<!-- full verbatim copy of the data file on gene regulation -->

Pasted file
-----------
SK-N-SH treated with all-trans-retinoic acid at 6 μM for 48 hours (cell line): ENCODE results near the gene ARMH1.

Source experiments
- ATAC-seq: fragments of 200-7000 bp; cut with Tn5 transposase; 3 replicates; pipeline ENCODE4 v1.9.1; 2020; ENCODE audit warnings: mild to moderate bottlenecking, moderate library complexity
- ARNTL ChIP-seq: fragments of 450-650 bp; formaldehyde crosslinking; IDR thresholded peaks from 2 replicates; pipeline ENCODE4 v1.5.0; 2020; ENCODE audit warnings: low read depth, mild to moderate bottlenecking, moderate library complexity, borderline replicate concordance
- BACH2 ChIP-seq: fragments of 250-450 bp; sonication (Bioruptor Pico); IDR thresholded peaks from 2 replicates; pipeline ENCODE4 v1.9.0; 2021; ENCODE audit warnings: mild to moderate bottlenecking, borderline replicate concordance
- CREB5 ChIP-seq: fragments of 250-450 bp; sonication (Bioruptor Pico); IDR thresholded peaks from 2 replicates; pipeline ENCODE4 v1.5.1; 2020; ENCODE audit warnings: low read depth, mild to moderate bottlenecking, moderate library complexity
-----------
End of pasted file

SK-N-SH treated with all-trans-retinoic acid at 6 μM for 48 hours (cell line): ENCODE results near the gene ARMH1.

Source experiments
- ATAC-seq: fragments of 200-7000 bp; cut with Tn5 transposase; 3 replicates; pipeline ENCODE4 v1.9.1; 2020; ENCODE audit warnings: mild to moderate bottlenecking, moderate library complexity
- ARNTL ChIP-seq: fragments of 450-650 bp; formaldehyde crosslinking; IDR thresholded peaks from 2 replicates; pipeline ENCODE4 v1.5.0; 2020; ENCODE audit warnings: low read depth, mild to moderate bottlenecking, moderate library complexity, borderline replicate concordance
- BACH2 ChIP-seq: fragments of 250-450 bp; sonication (Bioruptor Pico); IDR thresholded peaks from 2 replicates; pipeline ENCODE4 v1.9.0; 2021; ENCODE audit warnings: mild to moderate bottlenecking, borderline replicate concordance
- CREB5 ChIP-seq: fragments of 250-450 bp; sonication (Bioruptor Pico); IDR thresholded peaks from 2 replicates; pipeline ENCODE4 v1.5.1; 2020; ENCODE audit warnings: low read depth, mild to moderate bottlenecking, moderate library complexity